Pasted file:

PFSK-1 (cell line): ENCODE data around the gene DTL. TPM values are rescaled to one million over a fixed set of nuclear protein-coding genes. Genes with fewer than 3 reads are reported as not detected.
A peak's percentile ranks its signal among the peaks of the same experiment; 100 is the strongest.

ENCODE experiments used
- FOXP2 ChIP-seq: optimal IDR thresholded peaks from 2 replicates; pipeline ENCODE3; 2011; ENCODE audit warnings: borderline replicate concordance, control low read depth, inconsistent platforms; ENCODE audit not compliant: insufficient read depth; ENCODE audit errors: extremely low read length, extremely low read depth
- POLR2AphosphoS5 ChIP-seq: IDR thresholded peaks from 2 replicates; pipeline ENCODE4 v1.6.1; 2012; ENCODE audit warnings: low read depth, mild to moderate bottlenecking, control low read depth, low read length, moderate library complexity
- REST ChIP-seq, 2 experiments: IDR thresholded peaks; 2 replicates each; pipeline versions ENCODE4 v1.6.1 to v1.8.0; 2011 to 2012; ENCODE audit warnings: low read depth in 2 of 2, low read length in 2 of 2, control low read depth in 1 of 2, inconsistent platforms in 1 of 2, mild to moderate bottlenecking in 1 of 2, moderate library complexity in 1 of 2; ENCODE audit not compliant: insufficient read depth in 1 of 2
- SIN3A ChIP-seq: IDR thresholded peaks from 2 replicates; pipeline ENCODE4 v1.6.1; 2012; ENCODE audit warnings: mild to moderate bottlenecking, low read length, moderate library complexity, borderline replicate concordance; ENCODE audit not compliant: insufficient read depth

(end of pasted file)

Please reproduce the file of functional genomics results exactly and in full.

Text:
PFSK-1 (cell line): ENCODE data around the gene DTL. TPM values are rescaled to one million over a fixed set of nuclear protein-coding genes. Genes with fewer than 3 reads are reported as not detected.
A peak's percentile ranks its signal among the peaks of the same experiment; 100 is the strongest.

ENCODE experiments used
- FOXP2 ChIP-seq: optimal IDR thresholded peaks from 2 replicates; pipeline ENCODE3; 2011; ENCODE audit warnings: borderline replicate concordance, control low read depth, inconsistent platforms; ENCODE audit not compliant: insufficient read depth; ENCODE audit errors: extremely low read length, extremely low read depth
- POLR2AphosphoS5 ChIP-seq: IDR thresholded peaks from 2 replicates; pipeline ENCODE4 v1.6.1; 2012; ENCODE audit warnings: low read depth, mild to moderate bottlenecking, control low read depth, low read length, moderate library complexity
- REST ChIP-seq, 2 experiments: IDR thresholded peaks; 2 replicates each; pipeline versions ENCODE4 v1.6.1 to v1.8.0; 2011 to 2012; ENCODE audit warnings: low read depth in 2 of 2, low read length in 2 of 2, control low read depth in 1 of 2, inconsistent platforms in 1 of 2, mild to moderate bottlenecking in 1 of 2, moderate library complexity in 1 of 2; ENCODE audit not compliant: insufficient read depth in 1 of 2
- SIN3A ChIP-seq: IDR thresholded peaks from 2 replicates; pipeline ENCODE4 v1.6.1; 2012; ENCODE audit warnings: mild to moderate bottlenecking, low read length, moderate library complexity, borderline replicate concordance; ENCODE audit not compliant: insufficient read depth